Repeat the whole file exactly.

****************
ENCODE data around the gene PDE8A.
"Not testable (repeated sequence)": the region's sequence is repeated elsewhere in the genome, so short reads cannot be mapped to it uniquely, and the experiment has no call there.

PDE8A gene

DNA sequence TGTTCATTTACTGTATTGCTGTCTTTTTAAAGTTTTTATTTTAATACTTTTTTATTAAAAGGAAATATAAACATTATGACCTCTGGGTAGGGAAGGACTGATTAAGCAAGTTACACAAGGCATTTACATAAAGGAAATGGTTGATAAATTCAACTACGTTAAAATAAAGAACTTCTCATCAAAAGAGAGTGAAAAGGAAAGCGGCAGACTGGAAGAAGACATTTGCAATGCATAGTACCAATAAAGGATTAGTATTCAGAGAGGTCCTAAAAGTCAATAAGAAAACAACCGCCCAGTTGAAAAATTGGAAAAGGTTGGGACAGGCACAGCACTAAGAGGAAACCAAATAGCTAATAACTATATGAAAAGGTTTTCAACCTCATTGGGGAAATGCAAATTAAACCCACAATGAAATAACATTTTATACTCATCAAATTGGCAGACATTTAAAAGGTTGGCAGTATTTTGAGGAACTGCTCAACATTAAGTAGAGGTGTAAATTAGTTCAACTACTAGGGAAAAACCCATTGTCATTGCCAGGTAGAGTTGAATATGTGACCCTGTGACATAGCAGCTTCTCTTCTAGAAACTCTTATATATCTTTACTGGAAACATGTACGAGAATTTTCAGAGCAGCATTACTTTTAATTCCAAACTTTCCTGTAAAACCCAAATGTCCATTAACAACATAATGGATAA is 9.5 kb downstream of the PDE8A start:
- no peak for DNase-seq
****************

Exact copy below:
ENCODE data around the gene PDE8A.
"Not testable (repeated sequence)": the region's sequence is repeated elsewhere in the genome, so short reads cannot be mapped to it uniquely, and the experiment has no call there.

PDE8A gene

DNA sequence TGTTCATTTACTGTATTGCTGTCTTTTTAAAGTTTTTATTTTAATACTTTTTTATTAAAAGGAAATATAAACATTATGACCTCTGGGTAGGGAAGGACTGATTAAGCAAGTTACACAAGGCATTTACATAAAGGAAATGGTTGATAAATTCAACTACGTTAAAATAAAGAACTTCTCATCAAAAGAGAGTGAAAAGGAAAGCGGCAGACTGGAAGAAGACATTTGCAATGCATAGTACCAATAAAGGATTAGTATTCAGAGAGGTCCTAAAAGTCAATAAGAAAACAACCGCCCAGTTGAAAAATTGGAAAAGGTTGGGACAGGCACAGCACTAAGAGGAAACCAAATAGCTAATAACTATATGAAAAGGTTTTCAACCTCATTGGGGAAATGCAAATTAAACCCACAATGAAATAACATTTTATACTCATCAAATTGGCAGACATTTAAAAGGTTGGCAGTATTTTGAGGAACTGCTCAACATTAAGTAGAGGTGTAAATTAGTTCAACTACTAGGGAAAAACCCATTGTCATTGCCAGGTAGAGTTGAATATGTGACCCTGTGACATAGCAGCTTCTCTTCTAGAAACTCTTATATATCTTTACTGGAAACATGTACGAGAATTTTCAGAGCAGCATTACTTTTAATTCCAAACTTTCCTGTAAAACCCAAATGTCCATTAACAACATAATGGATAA is 9.5 kb downstream of the PDE8A start:
- no peak for DNase-seq